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  • Writer's pictureRyan Jones

Ready to climb out of debt? Here is how.

Got debt?

Ready to attack it?


Here you go. Simply do the following.


1. Stop taking on new debt.


2. Create extra cash to attack the debt.

  • Create more income (bonus, overtime, side hustles, selling stuff, etc.)

  • Budget your cash flow (cutting expenses, negotiate bills down, etc.).

3. Use one of the debt attacking strategies.

  • Debt Avalanche

  • Debt Snowball

Let’s focus in this blog on the last two points, the two strategies for attacking your pile of debt.


There is the financial (mathematical) way sometimes known as the “Debt Avalanche,” or the human behavioral way, sometimes known as the “Debt Snowball,” coined by Dave Ramsey.


The Debt Avalanche sorts and attacks debt based on interest rates, from highest to lowest.


The Debt Snowball sorts and attacks debt based on payoff amount, from lowest to highest.


After sorting, you have an order to pay your debts. The debt at the top of the list receives what you have been paying as a minimum and any extra money you can throw at it. For all other debts on your list, they get the minimum amount due.


Once debt 1 is paid off, you take what you were paying against debt 1 and add that to the minimum you are paying on debt 2. Continue to debt 3 and beyond, depending on the number of debts owed.


At all stages, you are attacking the debt with the same total amount you can afford to attack it. Unless your situation changes, where you have more or less extra money to attack the debt. The strategy is still the same.


Since some of those reading this might be learning for the first time, let me briefly explain both. With an example and some visuals.


 

Example

You have 4 debts: 2 credit cards, a student loan, and a car loan, with the following breakdown (see table). You can add $200 “extra” to attack your debts. All numbers are made up, but interest rates and minimums are based on average industry standards.

Using the Debt Avalanche approach, you would pay off these debts in the following order based on highest to lowest interest rates: CC1 (16.99%), SL (4.3%), Car (2.65%), and last, CC2 (0%). You would pay $200 + minimum payment towards debt CC1 until it’s paid off. For all other debts, you just pay the minimum. After the CC1 debt is paid off, you avalanche what you were paying on debt CC1 into your minimum payment on your next debt SL. Repeat until all the debt is paid off.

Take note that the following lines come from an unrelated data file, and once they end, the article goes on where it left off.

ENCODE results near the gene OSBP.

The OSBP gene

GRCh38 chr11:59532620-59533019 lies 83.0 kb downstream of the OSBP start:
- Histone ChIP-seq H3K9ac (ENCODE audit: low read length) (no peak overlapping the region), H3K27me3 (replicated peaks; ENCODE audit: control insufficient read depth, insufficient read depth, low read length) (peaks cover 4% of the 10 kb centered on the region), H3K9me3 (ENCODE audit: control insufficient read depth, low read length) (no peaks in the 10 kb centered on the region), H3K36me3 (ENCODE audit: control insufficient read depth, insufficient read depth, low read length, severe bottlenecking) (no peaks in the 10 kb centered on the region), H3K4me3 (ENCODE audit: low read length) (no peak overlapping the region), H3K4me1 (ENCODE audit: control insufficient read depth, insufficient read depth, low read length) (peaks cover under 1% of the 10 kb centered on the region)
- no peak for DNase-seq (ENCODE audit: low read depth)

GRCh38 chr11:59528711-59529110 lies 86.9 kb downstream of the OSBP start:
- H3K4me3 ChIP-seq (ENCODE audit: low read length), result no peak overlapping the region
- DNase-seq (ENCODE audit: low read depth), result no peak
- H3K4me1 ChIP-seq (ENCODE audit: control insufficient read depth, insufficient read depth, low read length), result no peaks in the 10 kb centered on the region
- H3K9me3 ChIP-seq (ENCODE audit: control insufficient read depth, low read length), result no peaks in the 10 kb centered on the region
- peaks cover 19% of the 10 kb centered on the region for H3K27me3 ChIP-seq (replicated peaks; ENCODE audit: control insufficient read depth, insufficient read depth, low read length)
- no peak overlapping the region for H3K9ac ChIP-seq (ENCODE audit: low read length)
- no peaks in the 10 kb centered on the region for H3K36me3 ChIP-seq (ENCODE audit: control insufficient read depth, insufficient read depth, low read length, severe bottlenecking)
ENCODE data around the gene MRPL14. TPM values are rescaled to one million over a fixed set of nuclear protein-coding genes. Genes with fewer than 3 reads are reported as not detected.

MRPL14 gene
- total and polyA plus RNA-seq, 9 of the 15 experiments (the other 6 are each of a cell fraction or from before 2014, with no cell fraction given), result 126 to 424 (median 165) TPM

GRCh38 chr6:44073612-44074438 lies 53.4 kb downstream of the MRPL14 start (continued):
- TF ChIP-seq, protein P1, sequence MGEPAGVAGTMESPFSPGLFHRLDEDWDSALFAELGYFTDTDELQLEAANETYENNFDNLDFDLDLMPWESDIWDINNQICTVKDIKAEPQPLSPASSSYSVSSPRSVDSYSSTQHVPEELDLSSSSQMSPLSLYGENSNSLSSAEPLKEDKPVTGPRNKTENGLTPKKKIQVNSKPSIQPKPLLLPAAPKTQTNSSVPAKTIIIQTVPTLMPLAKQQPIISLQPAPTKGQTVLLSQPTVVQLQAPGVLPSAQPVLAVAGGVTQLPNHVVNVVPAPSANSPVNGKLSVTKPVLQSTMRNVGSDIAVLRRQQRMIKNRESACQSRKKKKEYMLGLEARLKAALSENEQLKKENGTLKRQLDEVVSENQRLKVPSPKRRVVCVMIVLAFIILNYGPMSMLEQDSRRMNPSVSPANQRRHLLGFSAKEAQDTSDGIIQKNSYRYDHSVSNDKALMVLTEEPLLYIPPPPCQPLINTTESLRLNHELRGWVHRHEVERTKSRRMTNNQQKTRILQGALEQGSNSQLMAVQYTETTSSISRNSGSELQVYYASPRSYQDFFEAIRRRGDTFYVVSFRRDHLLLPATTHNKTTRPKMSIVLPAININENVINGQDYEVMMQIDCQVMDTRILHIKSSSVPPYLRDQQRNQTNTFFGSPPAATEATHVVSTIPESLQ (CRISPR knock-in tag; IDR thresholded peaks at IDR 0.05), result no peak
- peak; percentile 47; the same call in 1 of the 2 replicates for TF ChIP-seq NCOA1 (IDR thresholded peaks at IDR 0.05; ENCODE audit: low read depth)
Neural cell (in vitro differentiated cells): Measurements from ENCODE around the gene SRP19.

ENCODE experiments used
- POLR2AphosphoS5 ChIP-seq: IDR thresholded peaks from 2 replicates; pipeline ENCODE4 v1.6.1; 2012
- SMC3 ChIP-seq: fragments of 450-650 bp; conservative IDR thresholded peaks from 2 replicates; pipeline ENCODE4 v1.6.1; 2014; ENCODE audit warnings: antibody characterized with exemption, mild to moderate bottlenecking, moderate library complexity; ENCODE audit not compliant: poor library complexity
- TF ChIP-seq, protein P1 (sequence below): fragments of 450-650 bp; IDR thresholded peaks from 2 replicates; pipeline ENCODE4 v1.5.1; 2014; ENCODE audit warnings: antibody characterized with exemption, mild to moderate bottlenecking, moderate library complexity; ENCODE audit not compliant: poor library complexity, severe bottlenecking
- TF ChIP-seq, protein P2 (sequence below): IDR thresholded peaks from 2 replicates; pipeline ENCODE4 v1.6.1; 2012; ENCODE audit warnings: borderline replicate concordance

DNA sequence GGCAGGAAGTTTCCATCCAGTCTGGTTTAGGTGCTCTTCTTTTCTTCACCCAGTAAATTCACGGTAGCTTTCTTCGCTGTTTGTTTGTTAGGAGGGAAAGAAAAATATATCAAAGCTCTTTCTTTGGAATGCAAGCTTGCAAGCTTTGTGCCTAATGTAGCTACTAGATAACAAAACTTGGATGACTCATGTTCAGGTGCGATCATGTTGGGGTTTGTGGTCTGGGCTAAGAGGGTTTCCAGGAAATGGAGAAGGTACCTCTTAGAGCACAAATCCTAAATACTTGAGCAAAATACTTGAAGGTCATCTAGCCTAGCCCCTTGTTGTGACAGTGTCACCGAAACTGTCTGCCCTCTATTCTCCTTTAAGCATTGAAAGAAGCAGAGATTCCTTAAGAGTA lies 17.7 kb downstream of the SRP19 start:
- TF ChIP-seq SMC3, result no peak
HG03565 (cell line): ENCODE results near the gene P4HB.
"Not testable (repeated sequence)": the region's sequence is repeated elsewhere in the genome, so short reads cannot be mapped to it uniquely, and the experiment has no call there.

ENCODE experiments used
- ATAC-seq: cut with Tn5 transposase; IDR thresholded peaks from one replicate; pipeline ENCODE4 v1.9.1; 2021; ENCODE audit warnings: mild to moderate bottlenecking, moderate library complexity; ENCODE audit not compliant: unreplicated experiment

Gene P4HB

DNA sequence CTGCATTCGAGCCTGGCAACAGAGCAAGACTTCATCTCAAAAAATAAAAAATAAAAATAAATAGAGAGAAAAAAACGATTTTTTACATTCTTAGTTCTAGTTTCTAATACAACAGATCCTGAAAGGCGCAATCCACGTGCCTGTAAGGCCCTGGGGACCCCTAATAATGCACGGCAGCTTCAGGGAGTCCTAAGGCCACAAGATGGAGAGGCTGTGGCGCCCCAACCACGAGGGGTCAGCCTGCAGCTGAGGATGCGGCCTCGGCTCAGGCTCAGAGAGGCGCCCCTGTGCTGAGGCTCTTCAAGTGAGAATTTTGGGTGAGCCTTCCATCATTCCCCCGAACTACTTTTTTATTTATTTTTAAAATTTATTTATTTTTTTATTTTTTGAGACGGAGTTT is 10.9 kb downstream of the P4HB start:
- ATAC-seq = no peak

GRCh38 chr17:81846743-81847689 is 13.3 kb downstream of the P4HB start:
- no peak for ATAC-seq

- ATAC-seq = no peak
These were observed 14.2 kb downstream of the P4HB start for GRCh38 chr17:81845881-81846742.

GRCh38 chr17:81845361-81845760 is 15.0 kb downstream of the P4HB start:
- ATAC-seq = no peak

Using the Debt Snowball approach, you would pay off these debts in the following order based on lowest to highest payoff rates: CC2 ($300), CC1 ($2,050), Car ($11,200), and last, SL ($23,000). You would pay $200 + minimum payment towards debt CC2 until it’s paid off. For all other debts, you just pay the minimum. After CC2 debt is paid off, you snowball what you were paying on debt CC2 into your minimum payment for the next debt CC1. Repeat until all the debt is paid off.


This example is demonstrated in table illustrations in the appendix of the blog.


 

Now that you see how these strategies work, let’s talk about the advantages of each.


The advantage of the avalanche is that you are attacking debt where you are giving the most money away (interest paid), and most of the time, this is consumer debt (bad debt if you read my last blog). So, this strategy helps you save interest over the length of time it takes to pay off all your debts.


The advantage of the snowball is that, by human nature, we tend not to stick with things over a long period of time. The advantage of the snowball is that when you are really starting to attack your debt, some small debts, regardless of interest rate, when knocked out fast, give you a quick taste of how this works and help with the motivation and commitment it takes to get out of a pile of debt that could take an average of 17–18 months, thus playing into how our brains work.


As you might guess, it is possible that the payoff rank and interest rates align perfectly, so that it doesn’t matter which approach you take, since the ranking is the exact same. This is a win-win situation as you get the advantages of both methods. In my coaching practice, most clients are best served by the debt snowball since the reason for coaching is their need to get started and stay motivated.


Let’s not lose sight of the most critical thing in either of these approaches: THE EXTRA PAYMENT.


As bulleted earlier, the two best ways to create the extra payment are: more income (bonus, overtime, side hustles, selling stuff, etc.) and living on a budget (cutting expenses, negotiating bills down, etc.).


Remember, that because no two situations are the same, a financial coach may assist you at any point along the way, from the beginning to the end of your debt-free journey, and post debt-free life planning.



 

Appendix


Debt Avalanche Example (illustration)

First, sort the example debts using the Debt Avalanche, from highest to lowest interest rate.

Once the first debt is paid off, it rolls off the list and you avalanche what you were paying into the next debt.

Continue until all debts are paid.


Debt Snowball Example (illustration)

First, sort the example debts using the Debt Avalanche, from lowest to highest payoff.

Once the first debt is paid off, it rolls off the list and you avalanche what you were paying into the next debt.

Continue until all debts are paid.






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